Export 6 results:
Sort by: [ Author  (Asc)] Title Type Year
A B C D E F G H I J K L M N O P Q R [S] T U V W X Y Z   [Show ALL]
Hildebrand, JA, Stevenson JM, Hammer PTC, Zumberge MA, Parker RL, Fox CG, Meis PJ.  1990.  A Sea-Floor and Sea-Surface Gravity Survey of Axial Volcano. Journal of Geophysical Research-Solid Earth and Planets. 95:12751-12763.   10.1029/JB095iB08p12751   AbstractWebsite

Seafloor and sea surface gravity measurements are used to model the internal density structure of Axial Volcano. Seafloor measurements made at 53 sites within and adjacent to the Axial Volcano summit caldera provide constraints on the fine-scale density structure. Shipboard gravity measurements made along 540 km of track line above Axial Volcano and adjacent portions of the Juan de Fuca ridge provide constraints on the density over a broader region and on the isostatic compensation. The seafloor gravity anomalies give an average density of 2.7 g cm−3 for the uppermost portion of Axial Volcano, The sea surface gravity anomalies yield a local compensation parameter of 23%, significantly less than expected for a volcanic edifice built on zero age lithosphere. Three-dimensional ideal body models of the seafloor gravity measurements suggest that low-density material, with a density contrast of at least 0.15 g cm−3, may be located underneath the summit caldera. The data are consistent with low-density material at shallow depths near the southern portion of the caldera, dipping downward to the north. The correlation of shallow low-density material and surface expressions of recent volcanic activity (fresh lavas and high-temperature hydrothermal venting) suggests a zone of highly porous crust. Seminorm minimization modeling of the surface gravity measurements also suggest a low-density region under the central portion of Axial Volcano. The presence of low-density material beneath Axial caldera suggests a partially molten magma chamber at depth.

Johnson, HO, Wyatt F, Zumberge MA.  1988.  Stabilized Laser for Long Base-Line Interferometry. Applied Optics. 27:445-446.   10.1364/AO.27.000445   AbstractWebsite
Munk, W, Revelle R, Worcester P, Zumberge M.  1990.  Strategy for future measurements of very-low frequency sea-level change. National Research Council Report, Geophysics Study Committee. :221-227., Washington, D. C.: National Research Council Abstract
Nooner, SL, Sasagawa GS, Blackman DK, Zumberge MA.  2003.  Structure of oceanic core complexes: Constraints from seafloor gravity measurements made at the Atlantis Massif. Geophysical Research Letters. 30   10.1029/2003gl017126   AbstractWebsite

[1] Using the DSV Alvin, the relative seafloor gravimeter ROVDOG was deployed at 18 sites on the Atlantis Massif (located at the ridge-transform intersection of the Mid-Atlantic Ridge and the Atlantis Transform Fault near 30degreesN, 42degreesW). These data along with previously collected shipboard gravity and bathymetry provide constraints on the density structure of this oceanic core complex. A series of quasi 3-D forward models suggests that symmetric east and west-dipping density interfaces bound the core of the massif with dip angles of 16degrees-24degrees in the east and 16degrees-28degrees in the west, creating a wedge with a density of 3150-3250 kg/m(3). The dip angle in the east is steeper than that of the surface slope, suggesting that the detachment fault surface does not coincide with the density boundary. The resulting low-density layer is interpreted as a zone of serpentinization.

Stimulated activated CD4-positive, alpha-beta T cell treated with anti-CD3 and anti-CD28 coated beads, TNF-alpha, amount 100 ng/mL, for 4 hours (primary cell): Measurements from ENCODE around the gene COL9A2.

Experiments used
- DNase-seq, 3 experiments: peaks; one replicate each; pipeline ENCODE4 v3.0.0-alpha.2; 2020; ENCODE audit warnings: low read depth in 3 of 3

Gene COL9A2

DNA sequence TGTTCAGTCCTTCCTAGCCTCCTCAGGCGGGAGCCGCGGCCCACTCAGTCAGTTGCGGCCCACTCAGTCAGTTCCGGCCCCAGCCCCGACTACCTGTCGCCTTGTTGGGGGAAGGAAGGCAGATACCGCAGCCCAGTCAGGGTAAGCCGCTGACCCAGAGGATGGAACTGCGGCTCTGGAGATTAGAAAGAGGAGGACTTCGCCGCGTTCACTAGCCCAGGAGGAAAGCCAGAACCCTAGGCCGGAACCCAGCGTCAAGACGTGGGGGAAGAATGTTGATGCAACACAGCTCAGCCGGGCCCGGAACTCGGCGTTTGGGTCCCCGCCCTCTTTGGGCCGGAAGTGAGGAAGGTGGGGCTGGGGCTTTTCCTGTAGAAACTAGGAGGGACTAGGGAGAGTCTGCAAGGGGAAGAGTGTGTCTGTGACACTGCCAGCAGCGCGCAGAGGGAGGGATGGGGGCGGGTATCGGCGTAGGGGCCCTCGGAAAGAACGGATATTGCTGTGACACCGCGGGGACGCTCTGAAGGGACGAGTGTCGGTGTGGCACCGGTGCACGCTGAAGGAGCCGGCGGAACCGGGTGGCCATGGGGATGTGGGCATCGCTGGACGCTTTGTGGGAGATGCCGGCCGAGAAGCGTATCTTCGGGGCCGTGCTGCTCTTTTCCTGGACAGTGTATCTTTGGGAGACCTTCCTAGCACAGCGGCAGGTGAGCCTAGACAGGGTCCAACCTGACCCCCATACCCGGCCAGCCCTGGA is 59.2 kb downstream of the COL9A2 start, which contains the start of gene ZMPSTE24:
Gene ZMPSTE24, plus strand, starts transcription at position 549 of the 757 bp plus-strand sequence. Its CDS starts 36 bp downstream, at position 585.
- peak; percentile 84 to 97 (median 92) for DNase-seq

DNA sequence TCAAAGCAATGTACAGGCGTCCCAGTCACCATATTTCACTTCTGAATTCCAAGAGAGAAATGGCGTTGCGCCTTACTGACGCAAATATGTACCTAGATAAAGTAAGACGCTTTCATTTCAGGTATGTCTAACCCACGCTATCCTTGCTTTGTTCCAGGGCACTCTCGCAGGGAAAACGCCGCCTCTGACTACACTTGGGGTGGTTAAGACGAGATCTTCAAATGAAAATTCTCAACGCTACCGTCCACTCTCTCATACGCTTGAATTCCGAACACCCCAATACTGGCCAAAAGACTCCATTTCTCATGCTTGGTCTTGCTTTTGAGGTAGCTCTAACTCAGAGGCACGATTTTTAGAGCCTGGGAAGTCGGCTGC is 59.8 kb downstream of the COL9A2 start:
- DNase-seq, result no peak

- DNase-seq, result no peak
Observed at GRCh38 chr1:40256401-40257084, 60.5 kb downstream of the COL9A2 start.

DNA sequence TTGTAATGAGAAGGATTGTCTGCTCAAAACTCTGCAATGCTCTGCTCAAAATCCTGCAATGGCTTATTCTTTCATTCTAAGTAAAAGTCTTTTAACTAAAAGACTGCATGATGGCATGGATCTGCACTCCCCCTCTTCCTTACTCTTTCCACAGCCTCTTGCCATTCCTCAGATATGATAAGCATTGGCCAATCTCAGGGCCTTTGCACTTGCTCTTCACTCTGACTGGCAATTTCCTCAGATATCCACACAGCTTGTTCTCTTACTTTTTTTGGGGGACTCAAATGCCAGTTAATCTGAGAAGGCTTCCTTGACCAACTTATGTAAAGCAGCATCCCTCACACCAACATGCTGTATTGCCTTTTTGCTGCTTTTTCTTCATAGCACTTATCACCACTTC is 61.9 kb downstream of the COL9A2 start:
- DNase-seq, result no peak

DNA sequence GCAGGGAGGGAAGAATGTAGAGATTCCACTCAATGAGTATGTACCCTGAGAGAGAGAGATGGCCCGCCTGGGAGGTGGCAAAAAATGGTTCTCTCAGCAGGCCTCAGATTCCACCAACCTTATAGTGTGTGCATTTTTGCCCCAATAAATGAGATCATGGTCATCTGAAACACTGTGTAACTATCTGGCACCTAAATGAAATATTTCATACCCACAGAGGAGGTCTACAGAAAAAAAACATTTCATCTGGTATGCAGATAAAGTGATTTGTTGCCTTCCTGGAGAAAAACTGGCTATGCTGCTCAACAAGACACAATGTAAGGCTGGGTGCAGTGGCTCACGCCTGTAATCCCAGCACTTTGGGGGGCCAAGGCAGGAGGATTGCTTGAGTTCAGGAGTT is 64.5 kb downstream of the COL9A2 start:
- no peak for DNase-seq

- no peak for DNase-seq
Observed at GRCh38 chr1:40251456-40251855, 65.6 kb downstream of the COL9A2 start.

Sasagawa, G, Zumberge MA.  2013.  A self-calibrating pressure recorder for detecting seafloor height change. IEEE Journal of Oceanic Engineering. 38:447-454.   10.1109/joe.2012.2233312   AbstractWebsite

One method to detect vertical crustal deformation of the seafloor, where Global Positioning System (GPS) surveys are not possible, is to monitor changes in the ambient seawater pressure, whose value is governed primarily by depth. Modern pressure sensors based on quartz strain gauge technology can detect the pressure shift associated with subsidence or uplift of the seafloor by as little as 1 cm. Such signals can be caused by tectonic or volcanic activity, or by hydrocarbon production from an offshore reservoir. However, most gauges undergo a slow drift having unpredictable sign and magnitude, which can be misinterpreted as real seafloor height change. To circumvent this problem, we have developed an instrument that calibrates the pressure gauges in place on the seafloor. In this autonomous system, a pair of quartz pressure gauges recording ambient seawater pressure are periodically connected to a piston gauge calibrator. In a 104 day test off the California coast at 664-m depth, the contribution to the uncertainty in depth variation from gauge drift was 1.3 cm based on calibrations occurring for 20 min every ten days.

Zumberge, MA, Hildebrand JA, Stevenson JM, Parker RL, Chave AD, Ander ME, Spiess FN.  1991.  Submarine Measurement of the Newtonian Gravitational Constant. Physical Review Letters. 67:3051-3054.   10.1103/PhysRevLett.67.3051   AbstractWebsite

We have measured the Newtonian gravitational constant using the ocean as an attracting mass and a research submersible as a platform for gravity measurements. Gravitational acceleration was measured along four continuous profiles to depths of 5000 m with a resolution of 0.1 mGal. These data, combined with satellite altimetry, sea surface and seafloor gravity measurements, and seafloor bathymetry, yield an estimate of G = (6.677 +/- 0.013) x 10(-11) m3 s-2 kg-1; the fractional uncertainty is 2 parts in 1000. Within this accuracy, the submarine value for G is consistent with laboratory determinations.